As of May 28, 2021, the Paycheck Protection Program has run out of funding. You can learn more about the PPP with our COVID-19 resource hub.
The coronavirus has caused a massive slowdown (and, in some cases, a full-on halt) across nearly every industry and sector in the United States economy. And, in response to that slowdown, many small businesses have been forced to lay off a significant portion of their staff.
But thanks to the recently launched Paycheck Protection Program, SMBs now have an additional resource for both maintaining headcount and rehiring laid-off or furloughed employees in the form of a PPP loan (which, if used for payroll, is eligible for loan forgiveness).
Obviously, you want to rehire your employees and get your team back up and running. But knowing when to bring your team back on board is essential for ensuring your rehiring program is a success.
So when is the right time for rehiring? How do you know when to take the necessary steps in hiring employees and bringing your team back on board? And what measures and benchmarks do you need to have in place to ensure the rehiring process is the right move—both for your organization and for your team?
Understanding the Paycheck Protection Program and how it relates to rehiring employees
The Paycheck Protection Program is an emergency lending initiative administered by the U.S. Small Business Administration (SBA). A key element of the Coronavirus Aid, Relief, and Economic Security (CARES) Act, the Paycheck Protection Program was designed to help small businesses (defined as businesses with 500 or fewer employees) keep their workers employed and their operations moving forward in the midst of the coronavirus pandemic. The Paycheck Protection Program will oversee approximately $350 billion dollars in financial assistance to small businesses in the form of SBA-guaranteed loans.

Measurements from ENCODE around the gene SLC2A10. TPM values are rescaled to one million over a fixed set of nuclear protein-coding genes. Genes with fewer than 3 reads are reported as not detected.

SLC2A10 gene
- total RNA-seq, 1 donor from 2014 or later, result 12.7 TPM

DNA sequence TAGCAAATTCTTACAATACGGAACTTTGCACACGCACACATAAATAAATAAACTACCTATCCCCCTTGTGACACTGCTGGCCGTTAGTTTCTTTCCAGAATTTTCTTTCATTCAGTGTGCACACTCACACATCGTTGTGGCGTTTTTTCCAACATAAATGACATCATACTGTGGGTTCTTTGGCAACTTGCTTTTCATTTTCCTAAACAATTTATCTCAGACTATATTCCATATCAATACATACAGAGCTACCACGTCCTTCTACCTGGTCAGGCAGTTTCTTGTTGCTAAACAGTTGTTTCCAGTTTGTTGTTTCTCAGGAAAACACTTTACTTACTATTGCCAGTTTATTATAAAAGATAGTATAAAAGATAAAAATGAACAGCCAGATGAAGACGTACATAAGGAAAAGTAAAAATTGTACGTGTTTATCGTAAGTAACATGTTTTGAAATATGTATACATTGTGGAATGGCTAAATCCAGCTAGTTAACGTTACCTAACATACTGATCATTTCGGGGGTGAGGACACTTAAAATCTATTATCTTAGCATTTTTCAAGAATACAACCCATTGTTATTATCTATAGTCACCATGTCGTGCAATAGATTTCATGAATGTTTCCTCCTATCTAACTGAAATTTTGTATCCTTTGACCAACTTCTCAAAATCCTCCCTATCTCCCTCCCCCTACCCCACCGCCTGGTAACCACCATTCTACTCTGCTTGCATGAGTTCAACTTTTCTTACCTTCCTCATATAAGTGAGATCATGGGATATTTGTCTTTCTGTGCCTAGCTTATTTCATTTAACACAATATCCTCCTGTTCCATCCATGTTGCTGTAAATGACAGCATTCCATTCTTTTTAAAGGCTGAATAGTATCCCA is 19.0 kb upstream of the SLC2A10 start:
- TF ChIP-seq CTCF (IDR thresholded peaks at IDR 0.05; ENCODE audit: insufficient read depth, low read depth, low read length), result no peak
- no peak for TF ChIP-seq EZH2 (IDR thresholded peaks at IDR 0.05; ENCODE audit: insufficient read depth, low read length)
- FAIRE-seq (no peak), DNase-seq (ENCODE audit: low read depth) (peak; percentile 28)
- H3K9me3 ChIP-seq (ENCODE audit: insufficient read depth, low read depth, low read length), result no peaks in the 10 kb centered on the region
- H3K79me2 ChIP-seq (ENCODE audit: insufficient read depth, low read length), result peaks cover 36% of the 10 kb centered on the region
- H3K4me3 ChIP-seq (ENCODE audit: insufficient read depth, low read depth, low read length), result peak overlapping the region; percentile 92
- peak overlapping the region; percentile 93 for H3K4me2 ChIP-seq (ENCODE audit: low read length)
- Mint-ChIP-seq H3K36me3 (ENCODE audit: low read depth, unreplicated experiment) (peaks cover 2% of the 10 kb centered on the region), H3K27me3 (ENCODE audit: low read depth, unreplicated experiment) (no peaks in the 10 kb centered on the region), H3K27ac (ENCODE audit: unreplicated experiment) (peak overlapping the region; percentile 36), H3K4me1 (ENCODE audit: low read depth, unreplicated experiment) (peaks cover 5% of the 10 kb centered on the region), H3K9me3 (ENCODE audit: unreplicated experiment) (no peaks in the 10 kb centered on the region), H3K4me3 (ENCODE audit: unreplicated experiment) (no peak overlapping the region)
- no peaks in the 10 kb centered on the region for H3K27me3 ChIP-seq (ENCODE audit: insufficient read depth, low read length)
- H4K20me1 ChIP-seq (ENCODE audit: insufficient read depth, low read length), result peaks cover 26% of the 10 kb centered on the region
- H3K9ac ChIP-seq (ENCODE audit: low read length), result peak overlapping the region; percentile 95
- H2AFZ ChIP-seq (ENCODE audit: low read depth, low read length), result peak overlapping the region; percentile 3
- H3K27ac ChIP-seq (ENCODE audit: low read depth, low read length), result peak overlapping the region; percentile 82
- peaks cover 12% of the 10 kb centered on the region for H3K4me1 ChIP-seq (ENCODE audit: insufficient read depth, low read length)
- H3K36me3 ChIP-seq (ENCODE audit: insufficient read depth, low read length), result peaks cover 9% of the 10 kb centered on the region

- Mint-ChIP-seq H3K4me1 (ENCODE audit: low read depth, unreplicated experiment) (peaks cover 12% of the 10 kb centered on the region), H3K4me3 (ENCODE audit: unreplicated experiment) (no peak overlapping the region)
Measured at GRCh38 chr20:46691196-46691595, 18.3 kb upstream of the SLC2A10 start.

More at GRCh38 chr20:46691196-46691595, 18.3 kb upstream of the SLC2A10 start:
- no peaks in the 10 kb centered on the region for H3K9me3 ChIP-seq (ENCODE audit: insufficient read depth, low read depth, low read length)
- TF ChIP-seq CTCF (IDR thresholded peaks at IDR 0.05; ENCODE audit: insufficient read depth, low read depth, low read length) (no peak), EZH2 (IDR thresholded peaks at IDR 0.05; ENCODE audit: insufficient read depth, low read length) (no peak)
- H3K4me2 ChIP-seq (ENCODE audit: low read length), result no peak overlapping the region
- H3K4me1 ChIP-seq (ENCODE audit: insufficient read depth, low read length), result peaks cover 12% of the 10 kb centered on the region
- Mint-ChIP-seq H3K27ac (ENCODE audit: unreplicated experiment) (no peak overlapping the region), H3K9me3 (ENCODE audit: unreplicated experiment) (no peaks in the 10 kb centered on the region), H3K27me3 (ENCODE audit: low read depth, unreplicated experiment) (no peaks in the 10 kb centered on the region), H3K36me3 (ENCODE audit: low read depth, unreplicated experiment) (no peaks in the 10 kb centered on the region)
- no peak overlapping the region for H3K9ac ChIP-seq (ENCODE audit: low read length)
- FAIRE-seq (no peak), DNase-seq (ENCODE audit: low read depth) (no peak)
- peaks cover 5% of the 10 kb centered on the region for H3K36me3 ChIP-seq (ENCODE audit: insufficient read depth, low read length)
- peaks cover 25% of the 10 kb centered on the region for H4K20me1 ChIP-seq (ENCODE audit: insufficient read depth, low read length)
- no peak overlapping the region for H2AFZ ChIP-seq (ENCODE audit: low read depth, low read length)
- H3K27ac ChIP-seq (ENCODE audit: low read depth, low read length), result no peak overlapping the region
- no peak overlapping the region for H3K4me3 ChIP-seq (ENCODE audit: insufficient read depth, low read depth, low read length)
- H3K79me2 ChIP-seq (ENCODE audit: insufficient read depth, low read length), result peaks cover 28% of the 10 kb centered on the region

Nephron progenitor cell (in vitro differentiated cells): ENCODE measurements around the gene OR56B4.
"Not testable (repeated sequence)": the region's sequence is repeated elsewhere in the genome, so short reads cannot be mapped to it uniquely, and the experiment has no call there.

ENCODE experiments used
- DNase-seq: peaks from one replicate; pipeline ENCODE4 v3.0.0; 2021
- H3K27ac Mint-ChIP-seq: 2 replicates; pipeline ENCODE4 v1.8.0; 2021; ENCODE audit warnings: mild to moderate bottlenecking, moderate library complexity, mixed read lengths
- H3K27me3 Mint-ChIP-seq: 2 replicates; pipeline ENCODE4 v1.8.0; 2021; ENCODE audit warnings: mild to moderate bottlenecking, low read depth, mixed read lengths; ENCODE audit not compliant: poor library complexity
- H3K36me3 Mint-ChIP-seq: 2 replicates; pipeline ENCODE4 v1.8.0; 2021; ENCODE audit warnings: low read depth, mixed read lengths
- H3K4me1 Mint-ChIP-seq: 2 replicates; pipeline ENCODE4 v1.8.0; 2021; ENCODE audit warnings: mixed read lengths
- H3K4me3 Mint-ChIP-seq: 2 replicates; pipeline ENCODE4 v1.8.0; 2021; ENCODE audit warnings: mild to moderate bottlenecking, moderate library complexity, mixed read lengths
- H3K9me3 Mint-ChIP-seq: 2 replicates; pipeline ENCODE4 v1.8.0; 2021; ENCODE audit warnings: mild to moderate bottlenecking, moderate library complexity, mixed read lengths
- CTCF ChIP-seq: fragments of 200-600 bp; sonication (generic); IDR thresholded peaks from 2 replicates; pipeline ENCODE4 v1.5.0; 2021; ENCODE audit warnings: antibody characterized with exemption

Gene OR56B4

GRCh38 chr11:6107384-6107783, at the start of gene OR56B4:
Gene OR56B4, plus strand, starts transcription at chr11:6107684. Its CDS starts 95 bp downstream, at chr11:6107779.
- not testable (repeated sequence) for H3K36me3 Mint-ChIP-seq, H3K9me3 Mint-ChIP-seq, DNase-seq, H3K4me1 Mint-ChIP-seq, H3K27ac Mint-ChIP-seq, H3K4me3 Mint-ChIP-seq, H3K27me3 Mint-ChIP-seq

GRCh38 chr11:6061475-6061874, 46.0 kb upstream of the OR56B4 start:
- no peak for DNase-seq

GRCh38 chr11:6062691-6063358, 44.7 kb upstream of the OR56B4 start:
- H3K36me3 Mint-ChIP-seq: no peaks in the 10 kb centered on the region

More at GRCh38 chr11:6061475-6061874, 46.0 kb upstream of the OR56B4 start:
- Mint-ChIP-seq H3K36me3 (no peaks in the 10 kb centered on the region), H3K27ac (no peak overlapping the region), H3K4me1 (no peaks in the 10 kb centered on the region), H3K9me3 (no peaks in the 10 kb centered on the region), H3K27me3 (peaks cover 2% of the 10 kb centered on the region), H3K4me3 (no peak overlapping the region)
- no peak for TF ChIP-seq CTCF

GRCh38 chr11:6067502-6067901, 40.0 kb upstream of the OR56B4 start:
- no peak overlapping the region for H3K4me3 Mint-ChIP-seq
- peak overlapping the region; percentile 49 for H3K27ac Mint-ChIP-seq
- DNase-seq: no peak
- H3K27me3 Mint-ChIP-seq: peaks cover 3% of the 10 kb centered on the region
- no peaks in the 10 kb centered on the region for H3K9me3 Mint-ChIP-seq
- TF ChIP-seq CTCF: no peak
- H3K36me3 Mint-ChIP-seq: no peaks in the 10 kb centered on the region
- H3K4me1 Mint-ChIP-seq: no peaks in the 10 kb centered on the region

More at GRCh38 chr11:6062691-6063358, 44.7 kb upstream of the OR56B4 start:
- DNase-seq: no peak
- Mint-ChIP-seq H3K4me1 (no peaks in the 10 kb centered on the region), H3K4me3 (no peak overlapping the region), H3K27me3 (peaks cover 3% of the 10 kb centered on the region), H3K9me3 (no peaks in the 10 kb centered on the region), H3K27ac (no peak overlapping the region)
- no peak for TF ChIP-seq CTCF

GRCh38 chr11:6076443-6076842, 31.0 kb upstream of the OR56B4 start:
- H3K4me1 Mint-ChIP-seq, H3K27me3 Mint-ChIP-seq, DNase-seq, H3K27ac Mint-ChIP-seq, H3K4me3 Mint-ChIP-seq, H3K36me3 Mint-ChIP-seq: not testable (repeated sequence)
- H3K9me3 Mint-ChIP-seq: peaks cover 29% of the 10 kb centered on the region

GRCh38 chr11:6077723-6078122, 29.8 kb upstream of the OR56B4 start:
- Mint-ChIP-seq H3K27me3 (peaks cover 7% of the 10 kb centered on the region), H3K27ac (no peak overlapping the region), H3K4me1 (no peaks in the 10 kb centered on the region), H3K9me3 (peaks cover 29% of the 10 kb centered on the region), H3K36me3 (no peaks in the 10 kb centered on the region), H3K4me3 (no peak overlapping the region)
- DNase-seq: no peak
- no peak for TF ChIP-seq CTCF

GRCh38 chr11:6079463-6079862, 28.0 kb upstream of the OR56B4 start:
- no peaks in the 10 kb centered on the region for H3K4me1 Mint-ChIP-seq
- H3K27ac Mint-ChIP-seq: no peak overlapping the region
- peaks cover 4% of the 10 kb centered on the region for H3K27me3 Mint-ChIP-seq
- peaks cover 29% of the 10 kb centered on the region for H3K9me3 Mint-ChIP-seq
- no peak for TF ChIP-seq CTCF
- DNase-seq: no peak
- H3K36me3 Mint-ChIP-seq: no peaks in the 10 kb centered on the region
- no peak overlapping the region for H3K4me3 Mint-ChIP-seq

But how does the Paycheck Protection Loan relate to rehiring?
As a way to incentivize businesses to maintain their headcount and avoid layoffs, the SBA will forgive portions of loans used for approved expenses, including payroll, rent, mortgage interest, or utility payments, during the eight-week period following loan origination. Under the current Paycheck Protection Program guidelines, up to to 100% of the loan amount is forgivable.
So, in other words, you can use a PPP loan to rehire your employees and cover payroll costs—and as long as you allocate the funds appropriately, you won’t be on the hook for repaying the loan.
The caveat? In order to qualify for loan forgiveness, small business owners have until June 30 to rehire former employees and get their headcount to pre-crisis levels. So, if you want to leverage the Paycheck Protection Program for rehiring, it’s important to figure out the right time to rehire former employees to your business.
But how, exactly, do you do that?
Questions to ask yourself before rehiring employees
Before you rehire former employees (full-time or part-time), it’s important to determine that it’s in the best interest of your business, your current employees, and your customers. Let’s take a look at some key questions you should ask yourself before moving forward with the hiring process and rehiring former employees:
How much work do we have available?
It doesn’t make sense to rehire former employees if there’s no work for them to do. Before you move forward with rehiring, it’s important to take stock of your current operations, what work needs to be done, and how that translates to rehiring your team members.
What are your current employees working on? Are there projects in the pipeline that require a higher headcount? Identifying how much work you have to assign out—and what that work actually is—will help you get a clearer picture of who and when to rehire.
This could also be a good time to put a team in place to tackle planned projects you weren’t able to finish when things were busy. For example, let’s say you own a marketing agency. While you might not have a lot of client work for your copywriters at the moment, you could put them to work developing your internal communications plan or social media copy guidelines.